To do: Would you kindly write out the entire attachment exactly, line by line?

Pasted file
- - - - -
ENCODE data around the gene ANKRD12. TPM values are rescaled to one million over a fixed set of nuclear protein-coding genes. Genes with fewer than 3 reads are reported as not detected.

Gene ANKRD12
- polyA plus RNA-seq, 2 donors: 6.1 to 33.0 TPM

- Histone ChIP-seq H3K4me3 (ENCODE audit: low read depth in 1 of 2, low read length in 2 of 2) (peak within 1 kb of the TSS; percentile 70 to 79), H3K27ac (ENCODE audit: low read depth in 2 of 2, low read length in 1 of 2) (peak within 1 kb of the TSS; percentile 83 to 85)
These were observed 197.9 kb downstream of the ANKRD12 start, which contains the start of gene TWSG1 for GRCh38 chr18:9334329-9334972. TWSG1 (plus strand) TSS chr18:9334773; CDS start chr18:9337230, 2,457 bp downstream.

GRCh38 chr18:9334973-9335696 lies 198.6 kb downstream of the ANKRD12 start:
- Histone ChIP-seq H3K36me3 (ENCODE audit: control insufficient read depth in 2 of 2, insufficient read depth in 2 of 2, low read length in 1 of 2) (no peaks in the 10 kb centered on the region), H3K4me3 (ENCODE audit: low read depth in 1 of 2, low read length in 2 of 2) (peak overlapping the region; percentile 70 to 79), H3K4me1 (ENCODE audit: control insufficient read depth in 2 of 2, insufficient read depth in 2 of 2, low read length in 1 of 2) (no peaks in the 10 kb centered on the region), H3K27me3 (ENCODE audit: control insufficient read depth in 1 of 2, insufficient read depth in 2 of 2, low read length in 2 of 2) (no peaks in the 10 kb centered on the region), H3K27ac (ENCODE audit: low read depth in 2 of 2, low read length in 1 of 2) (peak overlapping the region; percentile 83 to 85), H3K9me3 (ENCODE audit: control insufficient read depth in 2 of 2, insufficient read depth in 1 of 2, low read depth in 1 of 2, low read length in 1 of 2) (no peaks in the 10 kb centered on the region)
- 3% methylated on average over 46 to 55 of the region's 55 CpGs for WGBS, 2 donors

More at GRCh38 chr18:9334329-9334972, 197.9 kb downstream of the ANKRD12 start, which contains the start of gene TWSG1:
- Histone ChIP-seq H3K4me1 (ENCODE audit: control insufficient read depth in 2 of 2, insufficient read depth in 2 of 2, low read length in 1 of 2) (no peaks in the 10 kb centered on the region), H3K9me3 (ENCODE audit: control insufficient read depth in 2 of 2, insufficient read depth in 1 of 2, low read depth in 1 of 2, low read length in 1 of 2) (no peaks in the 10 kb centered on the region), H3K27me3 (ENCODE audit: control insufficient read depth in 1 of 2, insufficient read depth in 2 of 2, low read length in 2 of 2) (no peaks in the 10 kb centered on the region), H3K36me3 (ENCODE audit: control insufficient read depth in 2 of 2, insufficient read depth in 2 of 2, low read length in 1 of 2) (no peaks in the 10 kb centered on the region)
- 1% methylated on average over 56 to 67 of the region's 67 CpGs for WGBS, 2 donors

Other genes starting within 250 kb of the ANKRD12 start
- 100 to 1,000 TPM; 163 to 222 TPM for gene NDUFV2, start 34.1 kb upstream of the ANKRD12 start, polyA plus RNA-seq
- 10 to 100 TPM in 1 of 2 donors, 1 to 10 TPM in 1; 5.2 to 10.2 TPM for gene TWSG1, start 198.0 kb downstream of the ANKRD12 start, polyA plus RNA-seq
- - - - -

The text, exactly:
ENCODE data around the gene ANKRD12. TPM values are rescaled to one million over a fixed set of nuclear protein-coding genes. Genes with fewer than 3 reads are reported as not detected.

Gene ANKRD12
- polyA plus RNA-seq, 2 donors: 6.1 to 33.0 TPM

- Histone ChIP-seq H3K4me3 (ENCODE audit: low read depth in 1 of 2, low read length in 2 of 2) (peak within 1 kb of the TSS; percentile 70 to 79), H3K27ac (ENCODE audit: low read depth in 2 of 2, low read length in 1 of 2) (peak within 1 kb of the TSS; percentile 83 to 85)
These were observed 197.9 kb downstream of the ANKRD12 start, which contains the start of gene TWSG1 for GRCh38 chr18:9334329-9334972. TWSG1 (plus strand) TSS chr18:9334773; CDS start chr18:9337230, 2,457 bp downstream.

GRCh38 chr18:9334973-9335696 lies 198.6 kb downstream of the ANKRD12 start:
- Histone ChIP-seq H3K36me3 (ENCODE audit: control insufficient read depth in 2 of 2, insufficient read depth in 2 of 2, low read length in 1 of 2) (no peaks in the 10 kb centered on the region), H3K4me3 (ENCODE audit: low read depth in 1 of 2, low read length in 2 of 2) (peak overlapping the region; percentile 70 to 79), H3K4me1 (ENCODE audit: control insufficient read depth in 2 of 2, insufficient read depth in 2 of 2, low read length in 1 of 2) (no peaks in the 10 kb centered on the region), H3K27me3 (ENCODE audit: control insufficient read depth in 1 of 2, insufficient read depth in 2 of 2, low read length in 2 of 2) (no peaks in the 10 kb centered on the region), H3K27ac (ENCODE audit: low read depth in 2 of 2, low read length in 1 of 2) (peak overlapping the region; percentile 83 to 85), H3K9me3 (ENCODE audit: control insufficient read depth in 2 of 2, insufficient read depth in 1 of 2, low read depth in 1 of 2, low read length in 1 of 2) (no peaks in the 10 kb centered on the region)
- 3% methylated on average over 46 to 55 of the region's 55 CpGs for WGBS, 2 donors

More at GRCh38 chr18:9334329-9334972, 197.9 kb downstream of the ANKRD12 start, which contains the start of gene TWSG1:
- Histone ChIP-seq H3K4me1 (ENCODE audit: control insufficient read depth in 2 of 2, insufficient read depth in 2 of 2, low read length in 1 of 2) (no peaks in the 10 kb centered on the region), H3K9me3 (ENCODE audit: control insufficient read depth in 2 of 2, insufficient read depth in 1 of 2, low read depth in 1 of 2, low read length in 1 of 2) (no peaks in the 10 kb centered on the region), H3K27me3 (ENCODE audit: control insufficient read depth in 1 of 2, insufficient read depth in 2 of 2, low read length in 2 of 2) (no peaks in the 10 kb centered on the region), H3K36me3 (ENCODE audit: control insufficient read depth in 2 of 2, insufficient read depth in 2 of 2, low read length in 1 of 2) (no peaks in the 10 kb centered on the region)
- 1% methylated on average over 56 to 67 of the region's 67 CpGs for WGBS, 2 donors

Other genes starting within 250 kb of the ANKRD12 start
- 100 to 1,000 TPM; 163 to 222 TPM for gene NDUFV2, start 34.1 kb upstream of the ANKRD12 start, polyA plus RNA-seq
- 10 to 100 TPM in 1 of 2 donors, 1 to 10 TPM in 1; 5.2 to 10.2 TPM for gene TWSG1, start 198.0 kb downstream of the ANKRD12 start, polyA plus RNA-seq